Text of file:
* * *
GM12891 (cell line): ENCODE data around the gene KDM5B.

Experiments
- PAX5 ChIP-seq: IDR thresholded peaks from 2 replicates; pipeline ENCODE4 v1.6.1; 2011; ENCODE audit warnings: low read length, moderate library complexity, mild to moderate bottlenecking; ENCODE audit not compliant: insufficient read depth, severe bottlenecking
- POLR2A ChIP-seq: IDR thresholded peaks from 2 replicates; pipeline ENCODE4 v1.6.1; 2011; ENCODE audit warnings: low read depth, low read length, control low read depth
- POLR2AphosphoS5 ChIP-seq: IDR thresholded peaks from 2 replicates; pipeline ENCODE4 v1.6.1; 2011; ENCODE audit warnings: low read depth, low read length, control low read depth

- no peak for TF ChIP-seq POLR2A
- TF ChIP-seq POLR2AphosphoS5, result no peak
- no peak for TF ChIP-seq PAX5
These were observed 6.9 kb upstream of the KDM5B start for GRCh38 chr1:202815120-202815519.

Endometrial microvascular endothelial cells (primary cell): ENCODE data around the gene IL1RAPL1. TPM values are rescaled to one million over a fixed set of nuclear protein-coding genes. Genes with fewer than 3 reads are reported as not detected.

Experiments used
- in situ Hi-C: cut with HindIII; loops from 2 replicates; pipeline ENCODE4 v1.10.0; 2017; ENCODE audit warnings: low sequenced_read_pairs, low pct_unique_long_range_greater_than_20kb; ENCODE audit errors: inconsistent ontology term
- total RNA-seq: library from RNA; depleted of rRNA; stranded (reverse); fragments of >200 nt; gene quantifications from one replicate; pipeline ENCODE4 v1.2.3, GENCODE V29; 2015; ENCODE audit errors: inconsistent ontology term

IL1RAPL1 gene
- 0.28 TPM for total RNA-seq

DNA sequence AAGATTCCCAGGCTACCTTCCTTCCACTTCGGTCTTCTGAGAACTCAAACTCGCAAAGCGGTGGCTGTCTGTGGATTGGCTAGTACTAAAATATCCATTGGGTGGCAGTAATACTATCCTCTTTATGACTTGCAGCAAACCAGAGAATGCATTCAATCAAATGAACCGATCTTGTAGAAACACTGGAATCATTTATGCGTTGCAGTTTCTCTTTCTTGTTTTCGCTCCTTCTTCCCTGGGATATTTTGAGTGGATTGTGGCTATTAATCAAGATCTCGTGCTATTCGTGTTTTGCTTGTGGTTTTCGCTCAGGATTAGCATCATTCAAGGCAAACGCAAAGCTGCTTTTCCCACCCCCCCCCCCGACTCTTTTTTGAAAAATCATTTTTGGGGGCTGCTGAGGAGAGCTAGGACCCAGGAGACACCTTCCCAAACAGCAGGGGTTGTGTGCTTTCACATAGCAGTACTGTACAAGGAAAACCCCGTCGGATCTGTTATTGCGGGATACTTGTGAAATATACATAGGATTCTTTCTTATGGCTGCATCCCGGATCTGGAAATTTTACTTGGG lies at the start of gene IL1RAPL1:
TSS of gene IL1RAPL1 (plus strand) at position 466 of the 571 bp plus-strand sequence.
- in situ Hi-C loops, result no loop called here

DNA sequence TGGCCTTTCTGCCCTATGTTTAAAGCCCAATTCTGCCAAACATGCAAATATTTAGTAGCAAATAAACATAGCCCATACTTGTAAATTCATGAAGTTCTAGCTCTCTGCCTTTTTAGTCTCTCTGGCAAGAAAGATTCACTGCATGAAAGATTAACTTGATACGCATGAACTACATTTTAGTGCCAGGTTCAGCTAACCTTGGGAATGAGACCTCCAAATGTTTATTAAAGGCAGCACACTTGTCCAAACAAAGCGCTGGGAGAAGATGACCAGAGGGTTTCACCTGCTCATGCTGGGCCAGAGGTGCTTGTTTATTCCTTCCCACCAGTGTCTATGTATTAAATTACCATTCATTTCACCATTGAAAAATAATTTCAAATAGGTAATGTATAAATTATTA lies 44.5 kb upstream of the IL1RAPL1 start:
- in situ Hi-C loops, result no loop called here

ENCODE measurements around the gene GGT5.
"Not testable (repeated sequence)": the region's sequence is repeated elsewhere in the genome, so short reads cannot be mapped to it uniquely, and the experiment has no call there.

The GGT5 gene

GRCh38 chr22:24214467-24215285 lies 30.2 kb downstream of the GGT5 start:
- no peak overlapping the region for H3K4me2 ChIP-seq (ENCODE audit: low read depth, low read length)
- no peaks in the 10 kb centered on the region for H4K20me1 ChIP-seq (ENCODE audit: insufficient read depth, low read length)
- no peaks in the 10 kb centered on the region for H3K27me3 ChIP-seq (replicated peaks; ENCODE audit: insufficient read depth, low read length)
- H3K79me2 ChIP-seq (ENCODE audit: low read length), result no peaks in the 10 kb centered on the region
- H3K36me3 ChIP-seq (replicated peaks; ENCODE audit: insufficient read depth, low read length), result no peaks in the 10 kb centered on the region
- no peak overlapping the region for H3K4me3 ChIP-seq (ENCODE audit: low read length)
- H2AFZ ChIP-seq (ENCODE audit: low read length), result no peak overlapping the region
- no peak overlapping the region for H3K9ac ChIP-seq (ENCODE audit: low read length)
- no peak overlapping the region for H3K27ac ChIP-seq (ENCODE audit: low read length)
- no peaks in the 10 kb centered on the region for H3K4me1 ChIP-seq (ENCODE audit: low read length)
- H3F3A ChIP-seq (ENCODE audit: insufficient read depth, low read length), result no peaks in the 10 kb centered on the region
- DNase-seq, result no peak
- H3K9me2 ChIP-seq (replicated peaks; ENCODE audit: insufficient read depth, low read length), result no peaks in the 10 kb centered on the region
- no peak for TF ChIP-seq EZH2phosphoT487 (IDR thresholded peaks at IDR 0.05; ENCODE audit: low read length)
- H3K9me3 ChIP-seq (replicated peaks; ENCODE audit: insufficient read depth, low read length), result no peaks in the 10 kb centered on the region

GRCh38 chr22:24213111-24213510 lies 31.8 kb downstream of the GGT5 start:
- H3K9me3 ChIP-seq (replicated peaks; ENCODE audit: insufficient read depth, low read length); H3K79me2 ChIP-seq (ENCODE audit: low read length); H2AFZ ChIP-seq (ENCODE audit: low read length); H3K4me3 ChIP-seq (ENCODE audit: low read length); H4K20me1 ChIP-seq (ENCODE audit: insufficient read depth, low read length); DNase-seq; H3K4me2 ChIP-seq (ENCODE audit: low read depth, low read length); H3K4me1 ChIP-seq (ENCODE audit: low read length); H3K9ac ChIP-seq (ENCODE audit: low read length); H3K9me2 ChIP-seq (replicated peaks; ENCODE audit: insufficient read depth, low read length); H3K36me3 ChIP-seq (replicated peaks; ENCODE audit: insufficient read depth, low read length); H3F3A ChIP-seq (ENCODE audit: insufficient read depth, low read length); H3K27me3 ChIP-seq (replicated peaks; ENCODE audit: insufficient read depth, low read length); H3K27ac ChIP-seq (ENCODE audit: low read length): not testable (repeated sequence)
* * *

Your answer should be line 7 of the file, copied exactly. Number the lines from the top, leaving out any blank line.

- TF ChIP-seq POLR2AphosphoS5, result no peak